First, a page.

PORTLAND, OR - MARCH 19: Omar Mcleod of Jamaica competes in the Men's 60 Metre Hurdles Heats during day three of the IAAF World Indoor Championships at Oregon Convention Center on March 19, 2016 in Portland, Oregon. (Photo by Christian Petersen/Getty Images for IAAF)

Rio Dream 1024x531 1 1024x531 1Elated. That’s the word used by recently crowned Olympic Sprint hurdle champion, Omar McLeod, to describe the feeling after his victory. The 22-year-old Jamaican on Tuesday night made history, by being the first Jamaican to medal in the event.

McLeod cleared all ten hurdles without incident and amazing speed in between, to claim a decisive victory in 13.05 seconds.

“I am elated. The feeling is honestly indescribable. I don’t even know what’s going through my mind right now. I really need to go back and recite it a couple.of times saying “you’re Olympic Champion, you’re Olympic Champion”, said McLeod, when asked to describe his emotions.


McLeod, who said he is inspired by former Olympic champion, Allen Johnson, says he didn’t allow the setbacks of his last season to ruin the chances for him this time. The former Manchester and Kingston star, who fell in two Diamond League meets this year, finished 6th at last year’s World Championships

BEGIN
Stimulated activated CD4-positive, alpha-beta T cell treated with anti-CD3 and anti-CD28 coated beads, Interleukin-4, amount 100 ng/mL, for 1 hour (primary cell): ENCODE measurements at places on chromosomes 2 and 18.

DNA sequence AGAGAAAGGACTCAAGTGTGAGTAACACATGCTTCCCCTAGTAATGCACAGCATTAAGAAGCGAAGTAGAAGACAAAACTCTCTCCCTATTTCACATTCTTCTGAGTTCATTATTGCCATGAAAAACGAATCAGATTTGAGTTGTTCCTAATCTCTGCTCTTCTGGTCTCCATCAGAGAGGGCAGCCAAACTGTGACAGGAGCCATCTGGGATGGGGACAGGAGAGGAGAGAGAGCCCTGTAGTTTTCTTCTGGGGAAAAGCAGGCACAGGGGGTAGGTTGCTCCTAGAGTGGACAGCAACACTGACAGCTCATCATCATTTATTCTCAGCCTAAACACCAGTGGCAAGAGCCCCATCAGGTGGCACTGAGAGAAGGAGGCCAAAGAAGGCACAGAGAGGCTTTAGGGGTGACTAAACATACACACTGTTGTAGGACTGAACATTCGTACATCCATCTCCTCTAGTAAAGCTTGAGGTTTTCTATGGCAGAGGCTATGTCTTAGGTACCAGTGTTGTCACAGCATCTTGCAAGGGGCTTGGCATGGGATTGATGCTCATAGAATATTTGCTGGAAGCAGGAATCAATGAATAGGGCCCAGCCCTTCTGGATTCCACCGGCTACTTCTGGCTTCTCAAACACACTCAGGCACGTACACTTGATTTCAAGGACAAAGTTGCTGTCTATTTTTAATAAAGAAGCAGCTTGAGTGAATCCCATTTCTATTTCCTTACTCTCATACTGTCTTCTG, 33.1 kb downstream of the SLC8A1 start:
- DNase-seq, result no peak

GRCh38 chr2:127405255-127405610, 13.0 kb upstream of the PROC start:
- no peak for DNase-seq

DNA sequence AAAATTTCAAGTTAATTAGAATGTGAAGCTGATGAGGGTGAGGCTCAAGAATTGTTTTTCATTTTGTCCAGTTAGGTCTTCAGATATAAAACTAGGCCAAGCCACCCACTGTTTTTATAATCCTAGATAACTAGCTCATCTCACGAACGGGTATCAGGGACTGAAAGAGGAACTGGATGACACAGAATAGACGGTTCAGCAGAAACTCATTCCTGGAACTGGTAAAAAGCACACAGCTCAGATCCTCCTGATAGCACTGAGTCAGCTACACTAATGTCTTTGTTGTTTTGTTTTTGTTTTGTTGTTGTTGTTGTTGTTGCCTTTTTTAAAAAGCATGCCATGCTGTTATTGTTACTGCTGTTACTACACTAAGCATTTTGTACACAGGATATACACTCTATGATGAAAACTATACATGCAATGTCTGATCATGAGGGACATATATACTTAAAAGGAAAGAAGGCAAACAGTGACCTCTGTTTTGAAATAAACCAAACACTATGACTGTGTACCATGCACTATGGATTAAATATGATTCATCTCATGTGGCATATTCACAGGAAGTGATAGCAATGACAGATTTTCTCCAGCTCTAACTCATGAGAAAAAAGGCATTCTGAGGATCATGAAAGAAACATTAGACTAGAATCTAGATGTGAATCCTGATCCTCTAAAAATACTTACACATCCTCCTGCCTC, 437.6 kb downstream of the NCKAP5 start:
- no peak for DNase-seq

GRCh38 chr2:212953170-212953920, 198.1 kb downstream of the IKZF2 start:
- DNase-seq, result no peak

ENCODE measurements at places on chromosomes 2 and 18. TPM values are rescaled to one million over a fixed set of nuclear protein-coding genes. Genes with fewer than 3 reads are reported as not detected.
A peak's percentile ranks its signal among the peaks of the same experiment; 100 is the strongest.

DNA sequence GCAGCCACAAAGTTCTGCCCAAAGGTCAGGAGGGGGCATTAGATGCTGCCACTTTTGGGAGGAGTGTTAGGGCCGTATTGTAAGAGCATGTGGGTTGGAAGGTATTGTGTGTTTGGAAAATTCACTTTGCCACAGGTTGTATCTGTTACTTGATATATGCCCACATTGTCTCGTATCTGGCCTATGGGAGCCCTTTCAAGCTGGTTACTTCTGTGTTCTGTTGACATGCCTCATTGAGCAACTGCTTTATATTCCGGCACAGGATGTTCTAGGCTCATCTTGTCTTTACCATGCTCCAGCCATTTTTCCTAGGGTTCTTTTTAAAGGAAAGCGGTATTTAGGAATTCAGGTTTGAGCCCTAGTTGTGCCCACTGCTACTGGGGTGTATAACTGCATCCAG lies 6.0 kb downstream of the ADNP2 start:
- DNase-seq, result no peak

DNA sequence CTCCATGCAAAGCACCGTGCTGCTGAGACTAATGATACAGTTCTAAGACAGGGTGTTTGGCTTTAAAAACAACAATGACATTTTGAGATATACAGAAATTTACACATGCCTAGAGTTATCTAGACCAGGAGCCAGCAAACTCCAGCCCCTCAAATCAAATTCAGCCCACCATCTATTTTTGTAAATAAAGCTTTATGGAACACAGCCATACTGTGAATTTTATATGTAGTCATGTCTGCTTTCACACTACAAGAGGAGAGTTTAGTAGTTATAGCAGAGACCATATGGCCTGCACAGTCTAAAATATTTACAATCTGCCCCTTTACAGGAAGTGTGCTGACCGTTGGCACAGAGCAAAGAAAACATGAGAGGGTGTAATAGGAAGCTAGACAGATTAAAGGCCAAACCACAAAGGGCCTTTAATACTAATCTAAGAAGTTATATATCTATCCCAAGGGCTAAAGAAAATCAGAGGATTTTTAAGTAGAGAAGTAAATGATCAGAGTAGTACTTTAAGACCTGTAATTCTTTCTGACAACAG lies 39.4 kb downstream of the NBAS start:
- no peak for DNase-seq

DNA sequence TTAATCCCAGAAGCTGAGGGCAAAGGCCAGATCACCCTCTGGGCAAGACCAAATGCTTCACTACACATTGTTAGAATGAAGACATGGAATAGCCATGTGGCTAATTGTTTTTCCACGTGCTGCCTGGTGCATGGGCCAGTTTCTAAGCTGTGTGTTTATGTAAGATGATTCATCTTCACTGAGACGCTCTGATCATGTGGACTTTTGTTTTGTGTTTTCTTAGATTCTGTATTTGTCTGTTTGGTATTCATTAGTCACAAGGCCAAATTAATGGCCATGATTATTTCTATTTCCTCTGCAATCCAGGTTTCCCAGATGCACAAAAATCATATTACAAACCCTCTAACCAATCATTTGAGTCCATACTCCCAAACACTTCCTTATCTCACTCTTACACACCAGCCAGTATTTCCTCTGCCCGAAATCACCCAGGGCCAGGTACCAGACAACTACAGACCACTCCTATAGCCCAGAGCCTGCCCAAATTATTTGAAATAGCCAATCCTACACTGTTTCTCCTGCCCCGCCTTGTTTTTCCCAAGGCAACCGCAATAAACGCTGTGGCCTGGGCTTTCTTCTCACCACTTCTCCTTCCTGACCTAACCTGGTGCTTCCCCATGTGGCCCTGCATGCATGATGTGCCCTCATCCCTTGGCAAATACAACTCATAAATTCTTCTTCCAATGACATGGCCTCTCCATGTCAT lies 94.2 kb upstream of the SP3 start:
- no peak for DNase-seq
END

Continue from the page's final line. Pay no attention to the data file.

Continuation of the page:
“I bounce back well…it was as if it never happened. I came into this championship trusting myself, I dug deep in God, I just needed to believe in my ability and I did that and came and had fun,” the former Jamaica junior record in the 110m (13.24) and 400m (49.98) hurdles,” added the Arkansas student.

“It’s been an up and down year. It was kind of a humbling experience. I came to the realisation that things happen in sport. You are never guaranteed a perfect career. It was a test of character and I bounced back well,” said the first man to run sub-50 in the 400m hurdles at Champs.

“Obviously it weighs on your mind. You fall and you wonder what’s going on.”


McLeod is known in track and field circles as being very fast. When asked if he will now be the “ Bolt of the hurdles” he laughingly replied “maybe”. He mentioned that he had to control his speed and not allow it to get the better of him, as it sometimes does, and that allowed him to control his race.

However, when asked if he would consider the 100m event, being a sub 10 seconds runner, McLeod responded “for now, I am a hurdler, not a sprinter. I mean I just won gold in the hurdles”. He did, however, acknowledge that he would like to experiment a lot more, but his focus now is growth in his event.

Orlando Ortega (SPN) was second in the event in 13.16 seconds. The bronze went to Frenchman, Pascal Martinot-Lagarde in 13.29 seconds.

McLeod is currently ranked #15th on the all time list of the men’s 100mH event. He says in the same way a medal wasn’t on his mind, he is not thinking about the world record of 12.80 held by Aries Merritt of USA.


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